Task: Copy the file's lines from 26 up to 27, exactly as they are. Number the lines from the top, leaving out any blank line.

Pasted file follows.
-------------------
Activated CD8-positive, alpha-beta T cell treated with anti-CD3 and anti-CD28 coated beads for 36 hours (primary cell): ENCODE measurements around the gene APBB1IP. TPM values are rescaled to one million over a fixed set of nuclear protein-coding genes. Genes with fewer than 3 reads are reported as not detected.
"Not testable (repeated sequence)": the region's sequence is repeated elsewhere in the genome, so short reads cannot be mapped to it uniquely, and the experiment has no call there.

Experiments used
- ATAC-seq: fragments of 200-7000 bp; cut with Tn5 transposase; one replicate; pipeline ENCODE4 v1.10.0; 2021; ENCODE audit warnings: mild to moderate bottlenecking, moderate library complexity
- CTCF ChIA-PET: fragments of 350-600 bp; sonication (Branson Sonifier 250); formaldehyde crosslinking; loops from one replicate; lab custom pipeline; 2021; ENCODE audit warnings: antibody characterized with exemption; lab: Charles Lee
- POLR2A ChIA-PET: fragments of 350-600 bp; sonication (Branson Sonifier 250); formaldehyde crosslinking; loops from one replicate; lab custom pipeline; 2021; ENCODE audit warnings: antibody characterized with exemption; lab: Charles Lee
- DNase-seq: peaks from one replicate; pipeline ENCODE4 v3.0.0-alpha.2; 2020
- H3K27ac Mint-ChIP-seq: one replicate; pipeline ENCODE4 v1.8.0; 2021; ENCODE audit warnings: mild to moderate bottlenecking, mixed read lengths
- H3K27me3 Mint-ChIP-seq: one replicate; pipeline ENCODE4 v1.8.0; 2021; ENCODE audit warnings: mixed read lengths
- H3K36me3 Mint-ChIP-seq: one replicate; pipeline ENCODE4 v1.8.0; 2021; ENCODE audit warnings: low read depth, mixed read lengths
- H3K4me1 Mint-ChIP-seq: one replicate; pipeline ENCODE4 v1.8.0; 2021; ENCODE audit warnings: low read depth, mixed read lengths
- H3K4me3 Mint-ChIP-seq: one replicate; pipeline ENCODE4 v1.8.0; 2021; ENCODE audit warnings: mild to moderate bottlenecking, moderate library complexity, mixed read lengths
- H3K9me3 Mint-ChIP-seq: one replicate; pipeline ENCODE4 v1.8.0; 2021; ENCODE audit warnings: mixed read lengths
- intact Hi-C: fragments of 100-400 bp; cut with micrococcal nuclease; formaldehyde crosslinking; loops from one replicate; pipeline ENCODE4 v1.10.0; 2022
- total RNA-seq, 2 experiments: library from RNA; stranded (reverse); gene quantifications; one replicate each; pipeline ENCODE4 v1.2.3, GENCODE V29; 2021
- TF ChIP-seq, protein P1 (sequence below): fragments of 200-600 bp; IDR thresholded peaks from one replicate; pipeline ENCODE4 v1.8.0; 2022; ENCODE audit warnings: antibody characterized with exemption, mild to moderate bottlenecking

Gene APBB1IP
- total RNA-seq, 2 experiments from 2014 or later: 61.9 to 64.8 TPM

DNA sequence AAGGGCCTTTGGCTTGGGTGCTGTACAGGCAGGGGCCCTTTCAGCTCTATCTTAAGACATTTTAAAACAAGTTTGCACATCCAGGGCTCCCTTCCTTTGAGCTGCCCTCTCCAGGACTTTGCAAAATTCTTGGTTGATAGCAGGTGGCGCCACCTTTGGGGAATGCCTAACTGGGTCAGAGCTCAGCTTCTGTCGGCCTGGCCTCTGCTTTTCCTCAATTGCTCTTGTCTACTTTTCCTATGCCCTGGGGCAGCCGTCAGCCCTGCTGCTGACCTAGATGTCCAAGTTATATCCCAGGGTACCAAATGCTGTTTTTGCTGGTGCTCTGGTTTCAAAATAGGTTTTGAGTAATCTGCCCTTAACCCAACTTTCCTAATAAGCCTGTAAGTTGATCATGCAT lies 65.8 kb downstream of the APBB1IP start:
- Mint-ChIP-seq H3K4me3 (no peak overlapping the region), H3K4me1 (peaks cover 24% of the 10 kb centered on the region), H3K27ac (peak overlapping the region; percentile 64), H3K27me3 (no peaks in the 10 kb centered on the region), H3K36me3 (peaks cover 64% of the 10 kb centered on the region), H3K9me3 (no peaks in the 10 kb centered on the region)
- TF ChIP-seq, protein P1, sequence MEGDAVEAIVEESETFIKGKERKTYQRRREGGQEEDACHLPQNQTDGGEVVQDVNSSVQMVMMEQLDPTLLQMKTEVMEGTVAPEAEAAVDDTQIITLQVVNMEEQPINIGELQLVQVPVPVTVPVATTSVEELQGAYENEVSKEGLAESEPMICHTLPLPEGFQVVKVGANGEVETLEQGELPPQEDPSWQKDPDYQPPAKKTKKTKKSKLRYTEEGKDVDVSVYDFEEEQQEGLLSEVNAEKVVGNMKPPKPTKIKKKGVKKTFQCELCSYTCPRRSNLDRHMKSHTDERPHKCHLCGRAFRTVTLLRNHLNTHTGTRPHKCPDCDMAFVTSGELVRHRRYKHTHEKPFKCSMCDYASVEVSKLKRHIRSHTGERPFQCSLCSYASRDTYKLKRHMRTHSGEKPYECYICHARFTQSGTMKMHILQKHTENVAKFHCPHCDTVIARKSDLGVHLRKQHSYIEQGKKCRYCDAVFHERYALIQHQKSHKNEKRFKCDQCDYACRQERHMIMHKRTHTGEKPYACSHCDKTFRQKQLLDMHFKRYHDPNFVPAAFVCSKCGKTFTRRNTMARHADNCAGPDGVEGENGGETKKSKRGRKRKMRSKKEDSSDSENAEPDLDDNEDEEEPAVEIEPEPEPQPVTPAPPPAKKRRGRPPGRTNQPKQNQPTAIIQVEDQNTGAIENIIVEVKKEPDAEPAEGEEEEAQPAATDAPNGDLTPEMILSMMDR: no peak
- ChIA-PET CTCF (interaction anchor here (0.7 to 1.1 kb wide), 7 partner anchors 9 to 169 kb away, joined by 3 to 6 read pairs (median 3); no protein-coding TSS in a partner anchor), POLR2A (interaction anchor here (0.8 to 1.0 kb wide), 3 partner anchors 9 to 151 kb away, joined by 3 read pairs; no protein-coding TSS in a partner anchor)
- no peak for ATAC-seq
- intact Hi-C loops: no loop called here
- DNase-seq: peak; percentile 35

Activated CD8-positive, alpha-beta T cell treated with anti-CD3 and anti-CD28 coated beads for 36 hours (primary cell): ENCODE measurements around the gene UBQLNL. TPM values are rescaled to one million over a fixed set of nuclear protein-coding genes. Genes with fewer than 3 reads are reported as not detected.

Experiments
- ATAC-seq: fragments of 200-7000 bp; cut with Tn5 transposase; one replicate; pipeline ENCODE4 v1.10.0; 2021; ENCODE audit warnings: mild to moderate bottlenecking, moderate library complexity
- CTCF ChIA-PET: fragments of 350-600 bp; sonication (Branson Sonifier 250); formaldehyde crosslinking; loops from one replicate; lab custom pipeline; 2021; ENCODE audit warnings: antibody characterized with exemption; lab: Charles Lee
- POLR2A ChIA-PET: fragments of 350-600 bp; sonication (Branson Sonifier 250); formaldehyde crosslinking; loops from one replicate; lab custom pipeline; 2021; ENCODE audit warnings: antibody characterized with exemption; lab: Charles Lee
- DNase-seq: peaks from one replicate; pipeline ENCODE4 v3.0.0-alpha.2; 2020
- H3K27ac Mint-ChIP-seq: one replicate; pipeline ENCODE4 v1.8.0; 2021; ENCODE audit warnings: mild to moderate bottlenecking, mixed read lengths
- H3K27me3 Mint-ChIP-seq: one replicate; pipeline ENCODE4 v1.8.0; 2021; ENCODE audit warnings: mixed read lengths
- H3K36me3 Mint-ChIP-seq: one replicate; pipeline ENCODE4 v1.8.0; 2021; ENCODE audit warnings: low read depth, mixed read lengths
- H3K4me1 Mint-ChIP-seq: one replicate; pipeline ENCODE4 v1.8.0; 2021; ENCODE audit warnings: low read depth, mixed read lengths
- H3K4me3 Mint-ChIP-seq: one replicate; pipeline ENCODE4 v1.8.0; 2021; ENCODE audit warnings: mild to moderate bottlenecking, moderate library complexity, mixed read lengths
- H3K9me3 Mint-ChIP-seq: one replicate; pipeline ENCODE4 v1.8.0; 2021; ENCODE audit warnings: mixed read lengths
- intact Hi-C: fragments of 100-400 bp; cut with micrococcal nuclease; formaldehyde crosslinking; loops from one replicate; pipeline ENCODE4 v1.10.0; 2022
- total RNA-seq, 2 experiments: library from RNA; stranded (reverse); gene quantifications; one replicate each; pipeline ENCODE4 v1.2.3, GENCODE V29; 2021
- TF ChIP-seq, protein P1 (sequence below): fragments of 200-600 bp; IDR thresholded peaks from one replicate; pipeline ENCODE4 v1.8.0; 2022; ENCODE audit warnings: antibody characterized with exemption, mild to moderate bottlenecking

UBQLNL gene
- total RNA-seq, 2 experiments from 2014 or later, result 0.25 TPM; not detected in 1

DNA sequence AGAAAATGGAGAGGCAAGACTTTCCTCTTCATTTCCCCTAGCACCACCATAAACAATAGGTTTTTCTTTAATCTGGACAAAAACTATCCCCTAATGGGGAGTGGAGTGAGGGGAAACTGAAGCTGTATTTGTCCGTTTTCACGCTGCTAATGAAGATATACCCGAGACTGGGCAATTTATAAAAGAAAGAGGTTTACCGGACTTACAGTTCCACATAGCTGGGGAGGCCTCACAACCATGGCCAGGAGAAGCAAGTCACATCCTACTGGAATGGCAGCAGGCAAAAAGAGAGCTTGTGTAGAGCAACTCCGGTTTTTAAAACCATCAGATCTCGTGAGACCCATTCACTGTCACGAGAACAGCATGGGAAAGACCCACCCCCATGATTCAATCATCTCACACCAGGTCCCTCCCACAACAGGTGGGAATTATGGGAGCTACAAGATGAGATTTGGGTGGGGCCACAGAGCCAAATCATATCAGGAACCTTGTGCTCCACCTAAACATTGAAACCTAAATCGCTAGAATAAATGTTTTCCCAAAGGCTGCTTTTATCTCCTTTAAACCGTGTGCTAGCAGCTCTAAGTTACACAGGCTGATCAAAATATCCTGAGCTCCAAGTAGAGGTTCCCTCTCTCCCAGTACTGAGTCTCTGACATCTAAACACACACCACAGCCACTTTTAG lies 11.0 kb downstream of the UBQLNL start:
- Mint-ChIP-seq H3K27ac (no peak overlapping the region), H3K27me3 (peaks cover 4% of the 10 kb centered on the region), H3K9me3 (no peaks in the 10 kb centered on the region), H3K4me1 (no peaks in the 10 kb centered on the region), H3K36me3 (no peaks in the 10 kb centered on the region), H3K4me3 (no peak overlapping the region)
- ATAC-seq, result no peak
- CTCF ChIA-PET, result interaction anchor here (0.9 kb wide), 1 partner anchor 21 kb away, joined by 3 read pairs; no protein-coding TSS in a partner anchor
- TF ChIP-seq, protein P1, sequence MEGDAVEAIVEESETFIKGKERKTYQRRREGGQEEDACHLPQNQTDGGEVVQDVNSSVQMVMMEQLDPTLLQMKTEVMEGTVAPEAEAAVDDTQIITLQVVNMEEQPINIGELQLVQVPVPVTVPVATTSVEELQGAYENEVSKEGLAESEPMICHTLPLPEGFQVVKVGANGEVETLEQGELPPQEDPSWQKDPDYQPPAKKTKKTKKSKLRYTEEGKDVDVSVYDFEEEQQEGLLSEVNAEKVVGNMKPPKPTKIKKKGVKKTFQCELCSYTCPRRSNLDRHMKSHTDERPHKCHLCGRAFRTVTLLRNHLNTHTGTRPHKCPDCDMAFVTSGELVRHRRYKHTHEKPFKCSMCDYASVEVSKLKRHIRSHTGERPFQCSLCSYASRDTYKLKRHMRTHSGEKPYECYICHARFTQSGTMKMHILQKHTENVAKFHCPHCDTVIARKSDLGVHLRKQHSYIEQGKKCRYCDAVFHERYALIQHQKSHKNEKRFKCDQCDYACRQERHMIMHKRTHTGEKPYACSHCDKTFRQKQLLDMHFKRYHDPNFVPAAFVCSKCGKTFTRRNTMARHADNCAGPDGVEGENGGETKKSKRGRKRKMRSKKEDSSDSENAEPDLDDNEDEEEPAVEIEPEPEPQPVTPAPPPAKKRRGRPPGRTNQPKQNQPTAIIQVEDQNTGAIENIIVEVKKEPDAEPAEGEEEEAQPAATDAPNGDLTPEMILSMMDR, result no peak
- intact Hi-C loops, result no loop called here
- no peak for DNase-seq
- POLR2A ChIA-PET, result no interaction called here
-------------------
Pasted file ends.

Activated CD8-positive, alpha-beta T cell treated with anti-CD3 and anti-CD28 coated beads for 36 hours (primary cell): ENCODE measurements around the gene UBQLNL. TPM values are rescaled to one million over a fixed set of nuclear protein-coding genes. Genes with fewer than 3 reads are reported as not detected.

Experiments